India inch ahead at the Bullring

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It may be another bizarre Test match on speed but on this occasion India are actually competing with a side that has embarrassed them in the series so far.

India even have their necks just ahead as they are 49 for 1, with a 42-run lead, going into the third day.

India fought their way back into the match by way of a brilliant Jasprit Bumrah five-fer that kept South Africa to a very narrow seven-run first innings lead.

Hashim Amla put together a fine 61 but Bumrah and India showed that they too can exploit these extraordinary bowler-friendly surfaces.

South Africa had begun the day on 6 for 1 and any hopes that the pitch would have settled down a bit were soon dismissed as it became clear that batting was not much short of impossible.

Dean Elgar (4 off 40 balls) nicked off early to Bhuvneshwar Kumar (3-44) and it became clear that India’s scant effort of 187 all out on the first day, might have not been such a laughable total after all.

Hashim Amla was to be the batsman to try hold the South African first innings together. In Kagiso Rabada (30 off 84 balls) he found a partner that batted more like a top-order batsman than a nightwatchman and the pair added 64 very valuable runs for the third wicket.

Rabada was given a well-deserved standing ovation by his home crowd after he edged Ishant Sharma (1-33)to the good hands of Rahane and thereafter, Amla struggled to find support from the middle order.

Each of AB de Villiers (5 off 19 balls), Faf du Plessis (8 off 19 balls) and the out-of-sorts Quinton de Kock (8 off 22 balls) failed to make double figures during an afternoon session where the ball hopped, seamed and bounced (and didn’t) under a light haze above the Wanderers that reminded one of when a Sreesanth-led attack bowled South Africa out for 84 runs in the second innings of a match that India would go on to win.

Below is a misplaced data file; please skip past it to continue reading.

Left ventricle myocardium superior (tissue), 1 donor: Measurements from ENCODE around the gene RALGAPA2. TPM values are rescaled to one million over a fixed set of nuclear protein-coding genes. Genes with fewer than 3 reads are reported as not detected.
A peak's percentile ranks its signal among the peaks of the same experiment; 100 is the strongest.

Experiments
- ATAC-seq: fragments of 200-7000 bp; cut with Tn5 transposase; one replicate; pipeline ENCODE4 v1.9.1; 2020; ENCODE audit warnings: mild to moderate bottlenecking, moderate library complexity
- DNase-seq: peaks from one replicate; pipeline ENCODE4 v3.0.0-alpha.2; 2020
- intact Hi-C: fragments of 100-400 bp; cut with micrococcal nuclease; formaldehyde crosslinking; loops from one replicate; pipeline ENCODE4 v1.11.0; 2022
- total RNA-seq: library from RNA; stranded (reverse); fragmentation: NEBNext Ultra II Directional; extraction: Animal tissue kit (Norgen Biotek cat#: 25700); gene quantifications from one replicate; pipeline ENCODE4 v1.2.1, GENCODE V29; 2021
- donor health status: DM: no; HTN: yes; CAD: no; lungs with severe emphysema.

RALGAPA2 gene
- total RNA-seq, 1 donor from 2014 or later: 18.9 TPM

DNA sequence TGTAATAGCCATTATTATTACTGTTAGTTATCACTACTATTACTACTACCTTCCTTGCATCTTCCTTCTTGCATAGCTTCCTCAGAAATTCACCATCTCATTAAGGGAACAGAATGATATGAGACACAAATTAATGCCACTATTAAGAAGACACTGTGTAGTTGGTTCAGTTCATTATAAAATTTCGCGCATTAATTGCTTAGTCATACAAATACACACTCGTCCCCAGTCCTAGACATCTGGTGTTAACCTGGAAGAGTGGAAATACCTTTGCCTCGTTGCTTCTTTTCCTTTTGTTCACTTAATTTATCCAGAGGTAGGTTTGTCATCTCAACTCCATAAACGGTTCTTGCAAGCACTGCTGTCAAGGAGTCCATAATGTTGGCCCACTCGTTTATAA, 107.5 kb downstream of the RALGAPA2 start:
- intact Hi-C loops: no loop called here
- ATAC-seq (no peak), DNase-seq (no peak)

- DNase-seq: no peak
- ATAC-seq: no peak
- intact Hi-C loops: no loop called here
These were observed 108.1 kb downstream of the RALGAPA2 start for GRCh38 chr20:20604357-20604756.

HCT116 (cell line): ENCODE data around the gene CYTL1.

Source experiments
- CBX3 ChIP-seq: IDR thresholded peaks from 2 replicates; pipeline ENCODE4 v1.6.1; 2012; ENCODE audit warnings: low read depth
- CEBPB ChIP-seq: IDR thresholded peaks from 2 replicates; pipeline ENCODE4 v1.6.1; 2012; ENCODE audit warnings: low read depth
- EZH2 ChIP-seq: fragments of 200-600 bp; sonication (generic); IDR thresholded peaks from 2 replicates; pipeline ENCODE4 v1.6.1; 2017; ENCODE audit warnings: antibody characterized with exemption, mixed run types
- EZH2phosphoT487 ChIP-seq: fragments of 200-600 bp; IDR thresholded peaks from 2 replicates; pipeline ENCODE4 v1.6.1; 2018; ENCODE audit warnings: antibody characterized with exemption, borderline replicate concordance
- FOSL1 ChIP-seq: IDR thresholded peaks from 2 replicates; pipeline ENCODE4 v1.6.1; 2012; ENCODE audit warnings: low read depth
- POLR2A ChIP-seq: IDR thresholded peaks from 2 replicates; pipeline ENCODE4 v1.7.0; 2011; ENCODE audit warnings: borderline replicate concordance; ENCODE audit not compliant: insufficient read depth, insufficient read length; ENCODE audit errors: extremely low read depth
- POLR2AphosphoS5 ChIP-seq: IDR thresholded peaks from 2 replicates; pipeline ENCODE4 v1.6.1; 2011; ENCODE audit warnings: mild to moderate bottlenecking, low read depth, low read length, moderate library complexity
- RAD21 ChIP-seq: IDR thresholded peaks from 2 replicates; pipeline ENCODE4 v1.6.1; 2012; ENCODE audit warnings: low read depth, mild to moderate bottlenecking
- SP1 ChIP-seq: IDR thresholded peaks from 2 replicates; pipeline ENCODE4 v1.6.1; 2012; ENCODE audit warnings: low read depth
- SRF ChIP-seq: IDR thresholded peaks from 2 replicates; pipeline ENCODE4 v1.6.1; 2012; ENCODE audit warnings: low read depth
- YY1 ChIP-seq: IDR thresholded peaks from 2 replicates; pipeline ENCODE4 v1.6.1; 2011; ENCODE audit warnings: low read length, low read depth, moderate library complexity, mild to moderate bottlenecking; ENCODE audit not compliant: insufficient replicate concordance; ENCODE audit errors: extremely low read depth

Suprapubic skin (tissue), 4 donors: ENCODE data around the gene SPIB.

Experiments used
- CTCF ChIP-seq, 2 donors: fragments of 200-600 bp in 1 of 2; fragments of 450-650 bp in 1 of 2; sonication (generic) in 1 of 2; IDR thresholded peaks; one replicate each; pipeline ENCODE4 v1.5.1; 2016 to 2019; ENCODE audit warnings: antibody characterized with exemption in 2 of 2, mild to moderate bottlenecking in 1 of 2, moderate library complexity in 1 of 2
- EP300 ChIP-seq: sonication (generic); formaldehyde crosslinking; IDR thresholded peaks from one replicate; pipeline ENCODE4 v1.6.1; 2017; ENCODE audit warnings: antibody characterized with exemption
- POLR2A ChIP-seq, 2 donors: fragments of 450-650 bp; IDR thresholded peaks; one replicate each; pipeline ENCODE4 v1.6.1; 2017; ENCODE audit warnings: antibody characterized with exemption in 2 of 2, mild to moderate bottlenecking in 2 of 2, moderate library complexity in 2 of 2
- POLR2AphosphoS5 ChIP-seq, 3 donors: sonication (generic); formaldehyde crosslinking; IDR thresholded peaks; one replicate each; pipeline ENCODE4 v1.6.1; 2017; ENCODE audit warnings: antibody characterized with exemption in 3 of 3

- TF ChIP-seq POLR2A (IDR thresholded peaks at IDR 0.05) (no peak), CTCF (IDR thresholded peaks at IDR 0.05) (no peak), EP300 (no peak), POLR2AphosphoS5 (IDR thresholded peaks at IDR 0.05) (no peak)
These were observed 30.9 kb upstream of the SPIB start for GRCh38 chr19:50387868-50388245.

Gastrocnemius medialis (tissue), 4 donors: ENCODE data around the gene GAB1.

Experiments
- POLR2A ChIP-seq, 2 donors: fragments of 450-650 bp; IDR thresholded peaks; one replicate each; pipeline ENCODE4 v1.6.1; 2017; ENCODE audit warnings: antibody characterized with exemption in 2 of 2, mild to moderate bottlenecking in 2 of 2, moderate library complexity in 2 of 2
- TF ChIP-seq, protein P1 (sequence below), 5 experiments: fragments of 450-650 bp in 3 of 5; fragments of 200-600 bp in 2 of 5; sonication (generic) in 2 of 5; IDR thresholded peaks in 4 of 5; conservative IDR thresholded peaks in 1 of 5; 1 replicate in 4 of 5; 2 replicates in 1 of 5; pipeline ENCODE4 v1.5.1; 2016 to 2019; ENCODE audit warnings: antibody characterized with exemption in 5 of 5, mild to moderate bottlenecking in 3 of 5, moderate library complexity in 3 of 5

Virat Kohli continued to be on the bad side of the review system during that intriguing period that would have, for a change, inspired youngsters to bowl more than they bat. Twice he reviewed not out decisions that DRS held up as they were “on-field calls” and then he failed to review an LBW shout by Ishant against AB de Villiers that was crashing into leg stump.

It mattered very little as De Villiers was very soon bowled by a deadly inswinger by Ishant. Bumrah (5-54) then bowled du Plessis in similar fashion soon afterwards and then went on to account for De Kock via an edge to the ‘keeper. The Proteas were 125 for 6 and a lead suddenly looked like something the Amla would give his arm for.

In a steely Vernon Philander (35 off 55 balls), Amla finally found someone capable of building a little partnership. The pair added 44 runs before Amla decided to match Philander’s aggression and holed out to square leg. Philander then hooked into the deep and died by the sword as Bumrah took a fantastic catch running around to his right on the boundary and the game was almost up.

The hosts were bowled out for 194 and took a slender but valuable 7-run lead to the into the second innings’.

20 wickets had fallen in a little over five sessions and India decided to tinker a little with their batting order. Wicketkeeper Parthiv Patel, with aeons of limited overs experience, was promoted to opener in a move that hinted at a desperation to save Virat Kohli from being exposed until another day. Patel managed a better than a run-a-ball 16 before Markram took a neat catch at third slip as Philander drew first blood.

There were a few edges and LBW appeals but Murali Vijay (13 not out) and KL Rahul (16 not out) have done well to see off the beginning of what will no doubt be some sustained artillery fire. At 49 for 1, the visitors have a 42-run lead on a surface where anything above 170 runs will take some getting.

By Nicholas Sadleir